Radiant heat consists of warm water, ranging from 80 degrees to 140 degrees, which circulates through flexible PEX tubing that is embedded in the floor. The floor essentially becomes a large radiator. The floor becomes warm and radiates heat to the walls and objects in the room. When these objects become warm, you experience less heat loss because you’re near warm objects, so you feel warmer.
There are three basic types of radiant heat:
1. Installing tubing directly within a concrete slab: A thin layer of foam insulation is placed against the ground. Then the tubing is installed on top of the foam and encapsulated into the concrete. This method is used for basements, garages and commercial buildings. It can also be used throughout the house, however this is uncommon in New England.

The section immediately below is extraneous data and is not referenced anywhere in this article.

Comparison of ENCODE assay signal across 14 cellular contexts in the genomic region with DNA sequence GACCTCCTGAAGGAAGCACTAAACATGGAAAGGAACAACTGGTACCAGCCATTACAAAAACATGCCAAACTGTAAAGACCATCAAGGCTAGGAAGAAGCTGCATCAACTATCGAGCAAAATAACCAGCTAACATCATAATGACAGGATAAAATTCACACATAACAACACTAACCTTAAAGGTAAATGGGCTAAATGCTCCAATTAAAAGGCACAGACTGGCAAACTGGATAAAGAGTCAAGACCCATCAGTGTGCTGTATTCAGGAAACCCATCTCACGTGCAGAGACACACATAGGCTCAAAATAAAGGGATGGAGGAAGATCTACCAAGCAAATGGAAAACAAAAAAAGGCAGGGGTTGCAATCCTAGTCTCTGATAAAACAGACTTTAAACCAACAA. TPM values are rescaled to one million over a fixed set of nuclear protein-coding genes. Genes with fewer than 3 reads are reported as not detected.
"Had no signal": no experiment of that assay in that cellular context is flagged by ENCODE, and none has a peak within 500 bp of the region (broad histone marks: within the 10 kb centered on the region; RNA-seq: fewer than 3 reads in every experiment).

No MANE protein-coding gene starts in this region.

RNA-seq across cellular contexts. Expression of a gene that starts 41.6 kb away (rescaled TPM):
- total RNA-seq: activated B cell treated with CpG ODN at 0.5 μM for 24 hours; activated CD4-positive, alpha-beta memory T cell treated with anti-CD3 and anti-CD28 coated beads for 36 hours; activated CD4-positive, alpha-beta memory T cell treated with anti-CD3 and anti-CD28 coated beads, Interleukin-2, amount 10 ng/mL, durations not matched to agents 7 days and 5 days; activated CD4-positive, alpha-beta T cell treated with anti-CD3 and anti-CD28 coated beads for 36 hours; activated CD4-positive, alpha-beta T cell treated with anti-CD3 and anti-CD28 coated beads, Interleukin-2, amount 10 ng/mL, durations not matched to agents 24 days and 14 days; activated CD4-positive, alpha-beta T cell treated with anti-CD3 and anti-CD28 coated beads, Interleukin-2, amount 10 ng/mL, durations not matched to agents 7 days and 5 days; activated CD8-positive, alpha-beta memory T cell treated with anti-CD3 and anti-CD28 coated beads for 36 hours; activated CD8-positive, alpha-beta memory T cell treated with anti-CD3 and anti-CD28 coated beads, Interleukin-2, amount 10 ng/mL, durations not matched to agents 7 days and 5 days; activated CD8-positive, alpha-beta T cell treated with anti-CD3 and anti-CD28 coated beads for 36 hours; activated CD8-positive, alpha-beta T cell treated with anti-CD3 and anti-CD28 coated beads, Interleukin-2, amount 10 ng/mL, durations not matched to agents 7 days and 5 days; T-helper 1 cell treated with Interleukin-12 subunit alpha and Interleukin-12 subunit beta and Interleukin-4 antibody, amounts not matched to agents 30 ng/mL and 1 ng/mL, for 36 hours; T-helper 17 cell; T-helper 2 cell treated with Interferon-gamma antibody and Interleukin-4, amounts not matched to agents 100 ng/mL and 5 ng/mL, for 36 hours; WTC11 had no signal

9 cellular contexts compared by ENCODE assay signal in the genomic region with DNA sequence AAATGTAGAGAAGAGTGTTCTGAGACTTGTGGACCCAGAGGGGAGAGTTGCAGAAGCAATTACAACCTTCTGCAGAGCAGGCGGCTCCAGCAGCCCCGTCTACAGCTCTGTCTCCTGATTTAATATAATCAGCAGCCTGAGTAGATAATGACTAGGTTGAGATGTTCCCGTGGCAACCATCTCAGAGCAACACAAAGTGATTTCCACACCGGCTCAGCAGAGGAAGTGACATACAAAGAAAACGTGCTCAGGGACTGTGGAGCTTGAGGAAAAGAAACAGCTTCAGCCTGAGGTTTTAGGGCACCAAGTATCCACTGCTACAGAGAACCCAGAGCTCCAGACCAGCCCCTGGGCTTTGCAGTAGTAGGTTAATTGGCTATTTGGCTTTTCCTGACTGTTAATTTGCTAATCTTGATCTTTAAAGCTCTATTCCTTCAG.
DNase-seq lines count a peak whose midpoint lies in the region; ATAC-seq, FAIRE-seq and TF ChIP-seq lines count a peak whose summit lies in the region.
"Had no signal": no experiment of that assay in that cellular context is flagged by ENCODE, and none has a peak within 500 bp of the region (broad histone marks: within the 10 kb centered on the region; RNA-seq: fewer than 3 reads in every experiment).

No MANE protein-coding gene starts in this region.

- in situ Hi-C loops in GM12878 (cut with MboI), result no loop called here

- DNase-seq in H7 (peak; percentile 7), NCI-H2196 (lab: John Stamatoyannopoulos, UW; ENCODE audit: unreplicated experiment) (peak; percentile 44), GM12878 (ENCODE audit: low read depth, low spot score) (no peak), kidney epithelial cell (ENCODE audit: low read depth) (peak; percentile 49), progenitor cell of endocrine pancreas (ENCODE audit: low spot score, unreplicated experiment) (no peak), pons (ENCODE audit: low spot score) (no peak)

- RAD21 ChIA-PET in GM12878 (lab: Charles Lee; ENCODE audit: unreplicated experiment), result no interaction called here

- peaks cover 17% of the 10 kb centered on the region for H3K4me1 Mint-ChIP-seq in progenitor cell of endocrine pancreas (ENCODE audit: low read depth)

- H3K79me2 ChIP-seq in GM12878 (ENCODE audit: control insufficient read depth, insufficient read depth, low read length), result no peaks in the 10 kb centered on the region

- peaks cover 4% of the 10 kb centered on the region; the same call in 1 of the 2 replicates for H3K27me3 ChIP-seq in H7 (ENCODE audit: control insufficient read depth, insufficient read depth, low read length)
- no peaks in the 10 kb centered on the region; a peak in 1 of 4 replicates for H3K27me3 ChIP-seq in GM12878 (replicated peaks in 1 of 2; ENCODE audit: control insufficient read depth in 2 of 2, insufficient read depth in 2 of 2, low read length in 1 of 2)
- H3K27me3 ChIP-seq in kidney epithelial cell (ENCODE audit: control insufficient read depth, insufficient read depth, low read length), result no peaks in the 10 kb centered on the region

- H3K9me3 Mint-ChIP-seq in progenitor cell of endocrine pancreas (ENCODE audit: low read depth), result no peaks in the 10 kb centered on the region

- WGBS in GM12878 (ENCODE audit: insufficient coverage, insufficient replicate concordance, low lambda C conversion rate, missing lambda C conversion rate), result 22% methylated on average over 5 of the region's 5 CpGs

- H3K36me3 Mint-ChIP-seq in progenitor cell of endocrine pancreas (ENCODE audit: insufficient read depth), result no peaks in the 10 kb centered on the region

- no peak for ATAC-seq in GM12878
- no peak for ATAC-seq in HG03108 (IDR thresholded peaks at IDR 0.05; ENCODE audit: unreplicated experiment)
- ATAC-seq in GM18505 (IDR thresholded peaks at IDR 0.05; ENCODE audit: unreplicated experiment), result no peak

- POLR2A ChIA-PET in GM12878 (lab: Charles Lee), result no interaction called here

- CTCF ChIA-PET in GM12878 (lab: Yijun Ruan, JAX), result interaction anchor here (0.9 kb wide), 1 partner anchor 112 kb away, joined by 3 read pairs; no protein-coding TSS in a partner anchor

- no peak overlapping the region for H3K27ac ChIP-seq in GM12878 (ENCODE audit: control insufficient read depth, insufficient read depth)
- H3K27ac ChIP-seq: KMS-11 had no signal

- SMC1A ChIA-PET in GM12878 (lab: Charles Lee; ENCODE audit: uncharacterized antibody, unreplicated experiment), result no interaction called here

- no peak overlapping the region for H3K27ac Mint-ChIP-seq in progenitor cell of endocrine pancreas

2. The “staple up” method: The tubing attaches to the underside of the subfloor, and is stapled to an aluminum track. Heat then radiates up through the floor, allowing radiant heat to be added to an existing floor.
3. The “On-Top” method: A thin, aluminum and plywood panel is placed on top of the existing subfloor. It is covered with the floor of your choice. This method can work well in both new construction and remodeling.
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